After Katrina: ACC's intel team applies lessons learned

  • Published
  • By Master Sgt. Mark Haviland
  • Air Combat Command Public Affairs
The men and women of Air Combat Command's intelligence directorate haven't been stocking up on distilled water and plywood, but they are prepared for the busy part of the 2006 hurricane season or any natural disaster that might affect the United States.

"We're light-years ahead of where we were this time last year in our ability to rapidly provide imagery and mapping support to disaster response forces," said Col. James Poss, the command's intelligence director.

Of course, this time last year people at ACC -- and throughout the nation -- held their breath as Hurricane Katrina made landfall near New Orleans. Katrina caused more than $50 billion in damage and claimed more than 1,600 lives, earning it a place in history as the nation's costliest hurricane and the sixth most intense Atlantic storm. Four weeks later, Hurricane Rita stormed ashore and added to the misery and destruction in the Gulf Coast region.

The Air Force response was swift: more than 5,500 people rescued, 12,258 tons of relief supplies delivered and 29,661 people airlifted from the areas are just a few of the highlights. The command's intelligence directorate did its part, too, deploying resources more commonly associated with the battlefield to collect and produce imagery that helped save lives and assess damage to critical infrastructure.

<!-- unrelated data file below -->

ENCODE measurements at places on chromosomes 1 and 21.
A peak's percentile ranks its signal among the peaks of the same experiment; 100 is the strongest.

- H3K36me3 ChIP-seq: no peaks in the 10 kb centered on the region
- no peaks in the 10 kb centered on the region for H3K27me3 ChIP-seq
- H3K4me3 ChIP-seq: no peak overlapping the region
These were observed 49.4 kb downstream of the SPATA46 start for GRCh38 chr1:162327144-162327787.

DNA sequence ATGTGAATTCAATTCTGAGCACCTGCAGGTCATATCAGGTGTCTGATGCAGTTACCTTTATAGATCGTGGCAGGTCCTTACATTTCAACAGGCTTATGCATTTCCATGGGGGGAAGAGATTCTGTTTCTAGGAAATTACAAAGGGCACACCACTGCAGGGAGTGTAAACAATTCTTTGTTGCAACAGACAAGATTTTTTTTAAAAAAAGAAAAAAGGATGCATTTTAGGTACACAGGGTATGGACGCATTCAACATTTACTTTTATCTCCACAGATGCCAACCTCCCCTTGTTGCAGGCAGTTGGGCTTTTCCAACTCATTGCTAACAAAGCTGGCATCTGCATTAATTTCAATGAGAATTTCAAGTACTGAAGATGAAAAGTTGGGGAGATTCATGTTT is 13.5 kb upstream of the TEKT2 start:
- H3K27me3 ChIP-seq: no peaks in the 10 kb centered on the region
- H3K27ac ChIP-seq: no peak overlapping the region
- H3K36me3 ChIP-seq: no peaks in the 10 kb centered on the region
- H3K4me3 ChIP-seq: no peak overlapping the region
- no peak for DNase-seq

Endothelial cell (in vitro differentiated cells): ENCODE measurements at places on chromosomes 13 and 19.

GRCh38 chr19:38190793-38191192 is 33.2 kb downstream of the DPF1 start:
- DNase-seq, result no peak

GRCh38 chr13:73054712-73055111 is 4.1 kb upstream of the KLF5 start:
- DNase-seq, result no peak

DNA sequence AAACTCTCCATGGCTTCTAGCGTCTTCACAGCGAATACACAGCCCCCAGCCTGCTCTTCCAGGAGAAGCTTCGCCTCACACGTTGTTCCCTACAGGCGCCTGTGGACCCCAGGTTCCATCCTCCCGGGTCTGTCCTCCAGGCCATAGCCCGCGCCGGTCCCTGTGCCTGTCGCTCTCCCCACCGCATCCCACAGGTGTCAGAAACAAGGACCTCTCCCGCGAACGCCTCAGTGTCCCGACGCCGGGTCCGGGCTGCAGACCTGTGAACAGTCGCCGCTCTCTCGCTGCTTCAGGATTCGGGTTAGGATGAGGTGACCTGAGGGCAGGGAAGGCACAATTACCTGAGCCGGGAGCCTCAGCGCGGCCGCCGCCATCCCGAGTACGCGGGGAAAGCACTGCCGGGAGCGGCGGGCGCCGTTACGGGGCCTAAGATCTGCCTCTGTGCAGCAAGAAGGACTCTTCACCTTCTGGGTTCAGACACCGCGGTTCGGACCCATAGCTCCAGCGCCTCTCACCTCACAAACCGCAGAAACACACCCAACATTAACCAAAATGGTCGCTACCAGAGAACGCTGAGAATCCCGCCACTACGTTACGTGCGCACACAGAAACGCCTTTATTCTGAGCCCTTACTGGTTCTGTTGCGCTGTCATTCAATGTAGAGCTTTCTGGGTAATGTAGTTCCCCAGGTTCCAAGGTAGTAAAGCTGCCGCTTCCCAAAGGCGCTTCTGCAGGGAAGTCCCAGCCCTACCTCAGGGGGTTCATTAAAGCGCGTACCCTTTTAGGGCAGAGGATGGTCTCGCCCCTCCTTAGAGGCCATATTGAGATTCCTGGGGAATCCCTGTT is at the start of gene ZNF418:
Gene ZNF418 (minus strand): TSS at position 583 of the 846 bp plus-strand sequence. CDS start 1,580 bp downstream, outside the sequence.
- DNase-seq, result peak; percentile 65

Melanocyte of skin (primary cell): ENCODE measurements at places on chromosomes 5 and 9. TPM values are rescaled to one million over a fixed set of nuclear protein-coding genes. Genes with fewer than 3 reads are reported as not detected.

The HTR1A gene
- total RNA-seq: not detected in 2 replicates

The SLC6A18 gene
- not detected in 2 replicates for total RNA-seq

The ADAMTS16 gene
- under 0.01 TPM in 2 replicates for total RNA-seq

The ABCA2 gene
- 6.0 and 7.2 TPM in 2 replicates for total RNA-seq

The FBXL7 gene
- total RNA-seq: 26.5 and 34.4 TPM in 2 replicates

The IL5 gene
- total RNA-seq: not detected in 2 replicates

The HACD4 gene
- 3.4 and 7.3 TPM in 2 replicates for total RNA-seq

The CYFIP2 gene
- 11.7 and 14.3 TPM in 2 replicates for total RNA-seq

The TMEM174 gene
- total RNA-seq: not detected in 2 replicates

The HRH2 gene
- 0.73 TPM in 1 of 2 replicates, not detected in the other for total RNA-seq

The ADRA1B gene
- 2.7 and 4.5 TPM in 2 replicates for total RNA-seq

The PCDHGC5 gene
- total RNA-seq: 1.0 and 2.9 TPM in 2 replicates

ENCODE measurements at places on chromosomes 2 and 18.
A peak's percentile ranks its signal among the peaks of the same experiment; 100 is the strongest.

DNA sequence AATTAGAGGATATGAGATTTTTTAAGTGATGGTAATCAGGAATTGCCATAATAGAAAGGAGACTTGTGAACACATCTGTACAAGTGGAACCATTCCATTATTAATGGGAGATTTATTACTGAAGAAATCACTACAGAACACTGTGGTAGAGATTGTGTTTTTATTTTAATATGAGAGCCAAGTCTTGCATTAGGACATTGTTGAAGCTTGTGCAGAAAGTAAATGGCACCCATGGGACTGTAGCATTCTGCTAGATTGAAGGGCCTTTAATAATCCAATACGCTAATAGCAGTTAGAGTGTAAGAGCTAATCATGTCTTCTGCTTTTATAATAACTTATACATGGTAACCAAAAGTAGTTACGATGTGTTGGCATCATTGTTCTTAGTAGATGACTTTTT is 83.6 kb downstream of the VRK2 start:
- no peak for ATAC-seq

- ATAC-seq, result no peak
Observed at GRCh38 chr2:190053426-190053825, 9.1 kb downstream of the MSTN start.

Though still providing around-the-clock support to warfighters in Afghanistan and Iraq, ACC's intelligence team deployed 31 people in support of Katrina operations and produced more than 2,300 imagery and mapping products for use by national, military, state and local civilian authorities.

In the aftermath, however, Air Force officials looked for ways to improve disaster response operations.

"The most valuable lesson we learned (from Katrina) was to be able to provide timely imagery to civil authorities," said Lt. Col. Michael Hill, chief of the directorate's force level intelligence systems branch. "Dealing with civil authorities quickly identified the need to support crisis operations at the unclassified level."

A host of other issues -- some logistical and some organizational -- needed closer examination, Colonel Hill said. The directorate also had to remain ever-mindful of the legal issues with regard to defense support and military imagery support to civil and law enforcement authorities.